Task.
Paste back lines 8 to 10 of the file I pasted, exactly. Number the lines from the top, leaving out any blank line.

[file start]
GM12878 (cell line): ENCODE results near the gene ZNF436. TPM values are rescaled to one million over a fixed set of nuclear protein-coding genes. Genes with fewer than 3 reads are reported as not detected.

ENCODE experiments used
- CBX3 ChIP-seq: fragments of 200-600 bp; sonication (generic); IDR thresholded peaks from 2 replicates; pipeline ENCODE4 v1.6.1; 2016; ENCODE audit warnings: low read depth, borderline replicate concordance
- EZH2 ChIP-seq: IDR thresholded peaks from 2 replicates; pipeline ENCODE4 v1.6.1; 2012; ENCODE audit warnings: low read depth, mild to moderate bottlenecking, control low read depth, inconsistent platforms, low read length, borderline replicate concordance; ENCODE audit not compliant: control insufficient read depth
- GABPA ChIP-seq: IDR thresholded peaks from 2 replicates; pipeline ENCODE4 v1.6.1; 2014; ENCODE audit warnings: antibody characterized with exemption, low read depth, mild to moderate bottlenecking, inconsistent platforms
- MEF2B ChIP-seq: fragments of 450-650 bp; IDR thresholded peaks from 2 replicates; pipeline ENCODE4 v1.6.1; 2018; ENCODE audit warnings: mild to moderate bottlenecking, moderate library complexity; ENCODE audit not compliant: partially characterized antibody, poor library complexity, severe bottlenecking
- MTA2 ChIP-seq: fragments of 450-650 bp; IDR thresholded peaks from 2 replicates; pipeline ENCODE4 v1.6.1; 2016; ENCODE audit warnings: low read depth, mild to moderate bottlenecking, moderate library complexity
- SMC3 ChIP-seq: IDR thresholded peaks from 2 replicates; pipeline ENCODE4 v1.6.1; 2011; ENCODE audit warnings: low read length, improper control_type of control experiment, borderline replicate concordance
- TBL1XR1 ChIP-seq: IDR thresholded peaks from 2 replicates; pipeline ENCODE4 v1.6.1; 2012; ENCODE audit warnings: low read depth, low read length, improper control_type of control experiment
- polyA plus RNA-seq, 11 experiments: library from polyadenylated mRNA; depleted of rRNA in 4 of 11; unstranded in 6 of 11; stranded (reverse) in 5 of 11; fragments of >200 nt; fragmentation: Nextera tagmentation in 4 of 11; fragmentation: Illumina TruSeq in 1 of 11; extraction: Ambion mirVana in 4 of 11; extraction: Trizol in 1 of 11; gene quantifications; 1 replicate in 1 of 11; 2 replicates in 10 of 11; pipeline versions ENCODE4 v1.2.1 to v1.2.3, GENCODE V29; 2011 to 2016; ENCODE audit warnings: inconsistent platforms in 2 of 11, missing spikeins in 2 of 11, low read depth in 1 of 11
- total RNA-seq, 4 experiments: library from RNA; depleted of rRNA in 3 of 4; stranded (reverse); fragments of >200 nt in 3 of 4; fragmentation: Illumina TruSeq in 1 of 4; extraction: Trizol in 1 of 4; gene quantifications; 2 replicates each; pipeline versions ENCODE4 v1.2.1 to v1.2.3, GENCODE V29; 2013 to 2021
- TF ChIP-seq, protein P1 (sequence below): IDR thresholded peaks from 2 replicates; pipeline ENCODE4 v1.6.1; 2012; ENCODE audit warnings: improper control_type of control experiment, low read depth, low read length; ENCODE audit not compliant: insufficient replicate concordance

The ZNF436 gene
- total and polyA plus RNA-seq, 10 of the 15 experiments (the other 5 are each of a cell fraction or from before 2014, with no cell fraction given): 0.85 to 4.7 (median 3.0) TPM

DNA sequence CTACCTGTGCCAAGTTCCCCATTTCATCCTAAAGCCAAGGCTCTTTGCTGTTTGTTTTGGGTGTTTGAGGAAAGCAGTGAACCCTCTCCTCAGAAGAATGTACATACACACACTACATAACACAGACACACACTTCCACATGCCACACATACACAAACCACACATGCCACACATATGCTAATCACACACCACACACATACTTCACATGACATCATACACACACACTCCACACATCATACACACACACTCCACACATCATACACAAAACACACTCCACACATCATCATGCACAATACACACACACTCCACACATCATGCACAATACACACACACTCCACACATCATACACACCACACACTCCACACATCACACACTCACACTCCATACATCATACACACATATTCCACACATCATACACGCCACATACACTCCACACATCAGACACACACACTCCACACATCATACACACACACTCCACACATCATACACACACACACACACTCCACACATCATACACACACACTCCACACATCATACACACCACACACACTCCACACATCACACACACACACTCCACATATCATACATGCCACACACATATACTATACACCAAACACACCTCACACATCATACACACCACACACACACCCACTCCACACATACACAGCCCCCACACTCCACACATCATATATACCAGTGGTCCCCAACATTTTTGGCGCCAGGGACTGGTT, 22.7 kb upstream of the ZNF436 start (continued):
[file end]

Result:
- SMC3 ChIP-seq: IDR thresholded peaks from 2 replicates; pipeline ENCODE4 v1.6.1; 2011; ENCODE audit warnings: low read length, improper control_type of control experiment, borderline replicate concordance
- TBL1XR1 ChIP-seq: IDR thresholded peaks from 2 replicates; pipeline ENCODE4 v1.6.1; 2012; ENCODE audit warnings: low read depth, low read length, improper control_type of control experiment
- polyA plus RNA-seq, 11 experiments: library from polyadenylated mRNA; depleted of rRNA in 4 of 11; unstranded in 6 of 11; stranded (reverse) in 5 of 11; fragments of >200 nt; fragmentation: Nextera tagmentation in 4 of 11; fragmentation: Illumina TruSeq in 1 of 11; extraction: Ambion mirVana in 4 of 11; extraction: Trizol in 1 of 11; gene quantifications; 1 replicate in 1 of 11; 2 replicates in 10 of 11; pipeline versions ENCODE4 v1.2.1 to v1.2.3, GENCODE V29; 2011 to 2016; ENCODE audit warnings: inconsistent platforms in 2 of 11, missing spikeins in 2 of 11, low read depth in 1 of 11